The Cycle World International Motorcycle Show made its annual visit to Denver this past weekend…
Overall, it wasn’t a particularly exciting show this year, as only a few new bikes have been announced for ‘05. The highlight of the show was definitely having Rossi’s M1 MotoGP bike on display in the Yamaha display. They also had some of their AMA race bikes on display, specifically Gobert’s title winning Superstock bike and Hacking’s Supersport bike. Yamaha definitely wins the award for having the best eye candy.
Of the other manufacturers, there were only a couple of stand-outs. The booth-by-booth breakdown is:
I was pretty impressed with Triumph’s new Thruxton version of their Bonneville platform. They are now up to five different permutations of the Bonneville: The standard model, the T100, the America, the Speedmaster and the Thruxton. While the T100 is a nice looking bike, I think its the Thruxton that finally pegs the classic look meter. If I had a big enough garage, its a bike I’d be willing to pay hard earned cash to own. Sadly, the good looks of the Thruxton are offset by the horrid styling of the Speed Four. The Rocket III’s looks are growing on me, with only the radiator really spoiling the overall look.
Suzuki was same-old, same-old. Changing the names of their cruiser line doesn’t mean much as long as they are still peddling the same stuff. I like the new GSXR-1000, though the muffler didn’t look any better in person that in the photos. Still, the specs are just right and the exhaust is easy to replace. Its inching its way up the short list of bikes I may actually buy in ‘05. I was surprised to see how stock the Carmichael Supercross bike looked. I’m sure there are plenty of unobtanium in the forks and shock but no much that jumps out to the untrained eye. Mladin’s Superbike, on the other hand, looked much different from the stock GSXR. Nice!
The only thing in the Honda tent that raised my eye brows, other than the Duhamel Formula Extreme race bike and the Baja 1000 winning XR650, was the CRF450X enduro bike. Almost makes me wish I was a good enough dirt rider to do justice to that bike. Honda also had a Rune on display and I still think that’s a good bike, if only because it stands so far outside Honda’s normal boundaries.
Kawasaki had a particularly low key display. I guess they made their big splash last year with the ZX-10R and ZX-6RR. Even Tommy Hayden’s championship Supersport bike looks pretty mundane since so few modifications are allowed in that class. That said, the ZX-10 still looks evil, in just the right way, so I walked by it at least five different times throughout the day. One of those would look really nice in the garage…
BMW didn’t have the new K1200S, so they were a disappointment from the beginning. They had the new R1200GS but I’ve already spent enough time on one of those at the local dealer that my butt can automatically remember the seating position just from muscle-memory. On the plus side, they had my buddies Chris and Erin there talking about their around-the-world trip and Edelweiss had my pal Scott hawking their tours.
I breezed past the Harley booth so fast I didn’t really notice anything in particular. The new Buells always catch my eye and the fancy translucent false gas tank on the CityX Streetfighter looks particularly cool. I wouldn’t yet buy one since they use that massive sportie motor but their styling continues to stay fresh and interesting.
Another surprise was how much I liked the styling of the Victory cruisers. The massive 250mm rear tire on the Hammer is more form that function but I love the tank/engine/tail section design on the other bikes. The Vegas is really the first cruiser that I could see myself riding (if not buying). Sweet looking bikes and I’m glad to see Victory is doing so well.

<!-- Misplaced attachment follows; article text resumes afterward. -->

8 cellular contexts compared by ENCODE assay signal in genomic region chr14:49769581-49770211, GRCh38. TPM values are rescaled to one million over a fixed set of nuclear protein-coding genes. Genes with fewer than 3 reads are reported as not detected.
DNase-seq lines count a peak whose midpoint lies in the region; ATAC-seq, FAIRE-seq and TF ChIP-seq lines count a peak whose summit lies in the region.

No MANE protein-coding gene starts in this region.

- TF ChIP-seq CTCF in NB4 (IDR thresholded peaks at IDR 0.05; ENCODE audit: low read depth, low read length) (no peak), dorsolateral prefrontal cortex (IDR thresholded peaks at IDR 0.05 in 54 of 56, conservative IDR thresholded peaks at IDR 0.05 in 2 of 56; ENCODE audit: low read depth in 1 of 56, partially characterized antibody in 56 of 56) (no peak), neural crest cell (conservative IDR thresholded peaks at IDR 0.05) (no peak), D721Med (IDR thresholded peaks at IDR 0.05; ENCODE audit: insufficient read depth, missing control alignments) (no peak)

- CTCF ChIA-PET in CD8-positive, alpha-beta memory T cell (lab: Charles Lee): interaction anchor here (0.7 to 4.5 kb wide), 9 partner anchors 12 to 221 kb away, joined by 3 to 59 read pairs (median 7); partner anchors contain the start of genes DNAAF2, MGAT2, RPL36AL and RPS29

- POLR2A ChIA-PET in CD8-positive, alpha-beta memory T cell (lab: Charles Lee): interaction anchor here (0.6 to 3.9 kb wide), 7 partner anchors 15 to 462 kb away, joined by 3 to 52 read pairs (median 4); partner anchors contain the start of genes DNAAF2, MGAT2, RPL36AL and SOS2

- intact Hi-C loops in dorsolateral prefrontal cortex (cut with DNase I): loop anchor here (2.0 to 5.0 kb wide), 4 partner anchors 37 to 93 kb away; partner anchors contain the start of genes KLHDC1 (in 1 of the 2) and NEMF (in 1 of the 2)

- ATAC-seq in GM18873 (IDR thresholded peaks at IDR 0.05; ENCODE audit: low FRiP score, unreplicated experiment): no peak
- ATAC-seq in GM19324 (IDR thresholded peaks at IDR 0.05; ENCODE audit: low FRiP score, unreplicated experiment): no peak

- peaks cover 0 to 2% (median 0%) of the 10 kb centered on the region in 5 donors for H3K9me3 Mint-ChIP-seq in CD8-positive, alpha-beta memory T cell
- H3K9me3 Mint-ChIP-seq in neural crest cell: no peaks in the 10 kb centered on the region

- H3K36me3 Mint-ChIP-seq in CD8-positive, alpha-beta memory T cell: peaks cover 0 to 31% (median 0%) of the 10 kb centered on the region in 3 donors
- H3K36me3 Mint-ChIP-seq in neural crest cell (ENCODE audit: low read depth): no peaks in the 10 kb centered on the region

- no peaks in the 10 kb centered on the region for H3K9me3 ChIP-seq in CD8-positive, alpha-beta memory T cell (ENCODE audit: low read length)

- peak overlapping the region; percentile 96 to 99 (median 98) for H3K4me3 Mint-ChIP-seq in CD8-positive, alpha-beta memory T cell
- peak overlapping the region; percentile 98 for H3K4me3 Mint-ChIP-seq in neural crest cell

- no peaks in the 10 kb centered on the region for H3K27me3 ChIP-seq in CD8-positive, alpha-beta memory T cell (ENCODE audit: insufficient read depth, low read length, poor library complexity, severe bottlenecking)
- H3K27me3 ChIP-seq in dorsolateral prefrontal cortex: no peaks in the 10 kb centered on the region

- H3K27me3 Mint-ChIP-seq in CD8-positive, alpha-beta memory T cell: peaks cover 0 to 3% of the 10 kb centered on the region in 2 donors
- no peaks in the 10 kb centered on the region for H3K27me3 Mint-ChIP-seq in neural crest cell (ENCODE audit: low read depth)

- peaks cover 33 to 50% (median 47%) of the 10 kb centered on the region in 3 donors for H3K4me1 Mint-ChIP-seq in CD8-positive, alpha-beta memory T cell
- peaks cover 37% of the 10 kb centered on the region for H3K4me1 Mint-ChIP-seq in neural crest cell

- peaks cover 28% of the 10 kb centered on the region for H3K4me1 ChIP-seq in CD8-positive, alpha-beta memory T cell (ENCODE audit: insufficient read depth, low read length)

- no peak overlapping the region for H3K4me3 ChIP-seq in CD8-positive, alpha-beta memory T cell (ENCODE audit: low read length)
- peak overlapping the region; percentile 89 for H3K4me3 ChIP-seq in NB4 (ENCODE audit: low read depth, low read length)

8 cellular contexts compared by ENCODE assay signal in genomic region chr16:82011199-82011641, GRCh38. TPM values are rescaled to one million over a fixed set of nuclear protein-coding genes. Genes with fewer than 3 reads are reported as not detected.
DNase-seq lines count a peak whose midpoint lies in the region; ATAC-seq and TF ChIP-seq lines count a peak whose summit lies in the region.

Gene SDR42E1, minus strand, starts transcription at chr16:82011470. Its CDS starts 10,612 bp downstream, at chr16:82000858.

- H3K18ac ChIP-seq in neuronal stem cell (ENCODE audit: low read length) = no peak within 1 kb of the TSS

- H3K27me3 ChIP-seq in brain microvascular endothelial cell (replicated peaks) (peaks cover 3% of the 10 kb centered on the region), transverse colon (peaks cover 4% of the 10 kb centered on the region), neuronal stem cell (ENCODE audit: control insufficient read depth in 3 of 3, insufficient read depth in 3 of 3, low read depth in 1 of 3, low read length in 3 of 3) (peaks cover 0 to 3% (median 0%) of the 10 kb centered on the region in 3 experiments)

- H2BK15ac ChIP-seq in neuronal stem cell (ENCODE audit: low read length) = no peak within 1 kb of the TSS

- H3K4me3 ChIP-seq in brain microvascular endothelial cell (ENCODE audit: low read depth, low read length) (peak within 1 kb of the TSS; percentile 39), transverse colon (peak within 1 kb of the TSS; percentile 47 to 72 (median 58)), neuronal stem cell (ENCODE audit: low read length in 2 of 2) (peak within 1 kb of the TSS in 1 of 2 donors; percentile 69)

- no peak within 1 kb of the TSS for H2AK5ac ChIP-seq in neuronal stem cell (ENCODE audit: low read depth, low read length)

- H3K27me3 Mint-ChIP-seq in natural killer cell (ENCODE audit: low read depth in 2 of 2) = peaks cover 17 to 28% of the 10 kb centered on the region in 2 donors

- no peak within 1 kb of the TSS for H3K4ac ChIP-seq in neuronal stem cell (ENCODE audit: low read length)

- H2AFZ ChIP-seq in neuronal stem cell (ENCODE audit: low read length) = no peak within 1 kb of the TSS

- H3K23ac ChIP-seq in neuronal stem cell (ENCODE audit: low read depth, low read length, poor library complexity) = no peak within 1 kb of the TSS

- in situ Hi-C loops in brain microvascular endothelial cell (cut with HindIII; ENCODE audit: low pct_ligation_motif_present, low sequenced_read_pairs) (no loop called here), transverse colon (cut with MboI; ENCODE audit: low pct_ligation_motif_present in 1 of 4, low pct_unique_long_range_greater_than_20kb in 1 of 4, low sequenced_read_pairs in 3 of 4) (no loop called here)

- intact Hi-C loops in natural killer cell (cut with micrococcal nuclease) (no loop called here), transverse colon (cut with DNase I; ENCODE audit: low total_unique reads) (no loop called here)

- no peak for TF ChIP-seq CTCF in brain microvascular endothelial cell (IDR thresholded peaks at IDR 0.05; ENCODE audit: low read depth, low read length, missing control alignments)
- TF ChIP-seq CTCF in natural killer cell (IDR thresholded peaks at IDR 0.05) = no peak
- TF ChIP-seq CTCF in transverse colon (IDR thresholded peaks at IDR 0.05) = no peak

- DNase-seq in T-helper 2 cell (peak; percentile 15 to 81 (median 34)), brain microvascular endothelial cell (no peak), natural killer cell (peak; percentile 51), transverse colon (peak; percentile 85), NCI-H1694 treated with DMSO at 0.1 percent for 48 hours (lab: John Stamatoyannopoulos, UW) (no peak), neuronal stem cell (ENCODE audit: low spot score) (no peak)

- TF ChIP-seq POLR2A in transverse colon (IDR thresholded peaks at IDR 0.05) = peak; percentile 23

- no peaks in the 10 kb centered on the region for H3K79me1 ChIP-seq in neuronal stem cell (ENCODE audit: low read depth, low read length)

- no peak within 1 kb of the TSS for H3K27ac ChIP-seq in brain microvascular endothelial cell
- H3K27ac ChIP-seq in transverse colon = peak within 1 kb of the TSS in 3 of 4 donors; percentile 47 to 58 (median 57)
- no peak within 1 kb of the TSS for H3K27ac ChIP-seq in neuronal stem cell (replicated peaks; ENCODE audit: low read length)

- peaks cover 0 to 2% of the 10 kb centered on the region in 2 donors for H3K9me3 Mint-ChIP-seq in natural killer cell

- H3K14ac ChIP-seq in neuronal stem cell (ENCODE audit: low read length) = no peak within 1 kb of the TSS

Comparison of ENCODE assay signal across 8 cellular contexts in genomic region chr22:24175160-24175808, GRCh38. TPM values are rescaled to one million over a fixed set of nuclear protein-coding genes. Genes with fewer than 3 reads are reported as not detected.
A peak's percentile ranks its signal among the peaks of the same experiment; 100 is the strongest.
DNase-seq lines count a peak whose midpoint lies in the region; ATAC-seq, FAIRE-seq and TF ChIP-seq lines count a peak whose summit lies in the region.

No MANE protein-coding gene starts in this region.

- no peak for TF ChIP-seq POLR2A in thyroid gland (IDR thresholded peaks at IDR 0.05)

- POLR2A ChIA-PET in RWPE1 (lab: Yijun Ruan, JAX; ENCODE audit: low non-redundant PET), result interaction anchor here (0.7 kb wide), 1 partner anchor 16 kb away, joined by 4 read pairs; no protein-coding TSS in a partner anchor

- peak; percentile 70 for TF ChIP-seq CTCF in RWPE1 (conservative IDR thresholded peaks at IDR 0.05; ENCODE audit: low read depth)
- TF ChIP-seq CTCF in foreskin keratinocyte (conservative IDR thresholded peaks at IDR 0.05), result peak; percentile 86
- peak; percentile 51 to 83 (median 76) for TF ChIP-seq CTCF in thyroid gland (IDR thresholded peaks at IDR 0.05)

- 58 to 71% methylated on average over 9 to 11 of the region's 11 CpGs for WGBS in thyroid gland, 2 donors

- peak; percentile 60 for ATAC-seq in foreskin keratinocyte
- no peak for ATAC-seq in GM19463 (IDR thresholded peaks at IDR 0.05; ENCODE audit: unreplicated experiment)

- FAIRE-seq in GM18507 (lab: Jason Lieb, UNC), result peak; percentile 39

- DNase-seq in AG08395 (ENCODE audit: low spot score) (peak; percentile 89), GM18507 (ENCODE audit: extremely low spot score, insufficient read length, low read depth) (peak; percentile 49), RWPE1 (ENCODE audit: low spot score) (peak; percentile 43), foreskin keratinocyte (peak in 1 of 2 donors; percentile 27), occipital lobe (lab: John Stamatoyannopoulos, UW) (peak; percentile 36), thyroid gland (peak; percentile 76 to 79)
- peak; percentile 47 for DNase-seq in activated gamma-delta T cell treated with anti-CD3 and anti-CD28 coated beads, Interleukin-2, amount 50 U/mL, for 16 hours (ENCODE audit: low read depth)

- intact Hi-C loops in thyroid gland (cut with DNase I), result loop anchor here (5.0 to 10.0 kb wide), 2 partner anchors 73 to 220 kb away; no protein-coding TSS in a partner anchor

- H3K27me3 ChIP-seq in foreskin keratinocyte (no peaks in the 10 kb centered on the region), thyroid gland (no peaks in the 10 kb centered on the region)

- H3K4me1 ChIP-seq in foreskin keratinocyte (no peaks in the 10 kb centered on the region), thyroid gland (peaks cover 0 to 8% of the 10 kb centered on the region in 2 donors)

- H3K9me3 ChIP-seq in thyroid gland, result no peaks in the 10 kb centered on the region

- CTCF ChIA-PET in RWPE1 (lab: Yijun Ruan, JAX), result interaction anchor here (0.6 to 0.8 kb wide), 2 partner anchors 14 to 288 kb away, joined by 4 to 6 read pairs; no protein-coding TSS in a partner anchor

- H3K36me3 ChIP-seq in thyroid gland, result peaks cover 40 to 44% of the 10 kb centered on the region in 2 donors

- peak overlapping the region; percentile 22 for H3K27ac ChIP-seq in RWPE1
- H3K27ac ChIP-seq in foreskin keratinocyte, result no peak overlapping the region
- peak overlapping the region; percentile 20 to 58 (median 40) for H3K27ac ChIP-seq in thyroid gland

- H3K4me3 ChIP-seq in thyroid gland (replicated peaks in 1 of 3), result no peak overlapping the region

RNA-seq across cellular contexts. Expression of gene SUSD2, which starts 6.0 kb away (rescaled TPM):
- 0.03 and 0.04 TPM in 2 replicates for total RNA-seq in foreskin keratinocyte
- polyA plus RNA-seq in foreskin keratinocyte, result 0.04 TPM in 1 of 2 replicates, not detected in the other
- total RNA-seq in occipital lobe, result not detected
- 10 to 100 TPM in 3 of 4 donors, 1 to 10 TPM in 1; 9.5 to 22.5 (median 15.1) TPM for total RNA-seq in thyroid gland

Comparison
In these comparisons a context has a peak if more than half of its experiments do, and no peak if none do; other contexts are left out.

The Urals always look good in a retro way but since they are still making the same bike as when they first introduced them in the US they need to do something new to be interesting. I mainly went by there to show Jonna what old Beemers looked like….
Just like last year, I’d have to say that nothing in the Ducati booth did anything for me. The entire line looks like its been beaten with an ugly stick. Doing a nose job on the 999R was a step in the right direction and I enjoyed seeing the cut-away motor but I still don’t find it as beautiful as the old 916. I just avoided looking directly at everything else because of how much I hate the looks. Between the Multistrada and S4, they’ve managed to completely ruin the reputation Ducati had developed for leading the revolution of making drop dead gorgeous bikes.
The Aprilia/Moto Guzzi booth was downright depressing since it had only a sub-set of their models and no real marketing material available. I hope its just that their 2004 marketing budget was scuttled when the company went bankrupt and that the Piaggio money will give them a stronger presence next year. I’ve always liked the look of the ‘04 Mille and the Moto Guzzi V11 LeMans and enjoyed seeing them again but would rather see something new like the Guzzi MGS-01.
Finally, KTM was glaringly noticeable in their absence. Dirt bikes are in a boom in the US, they have a seriously lust worthy line-up, KTM has surpassed BMW and Triumph in world wide sales but they don’t have the bucks to set up a booth? What’s with that? I’m particularly disappointed because all of their V-twin powered bikes peg my crave-o-meter and I was hoping to spend some time drooling on their Adventure (still hate the front fairing, though), the Duke (ooohh….ahhhhh) and their new Supermoto bike.
As always, I loved seeing the old vintage bikes on display and the Cycle World display with various bikes including Ward’s ‘04 championship winning Supermoto bike. Still, nothing can touch seeing Rossi’s MotoGP bike, so the highlight of the show was only ten foot inside the front door.
Maybe next year will offer more surprises.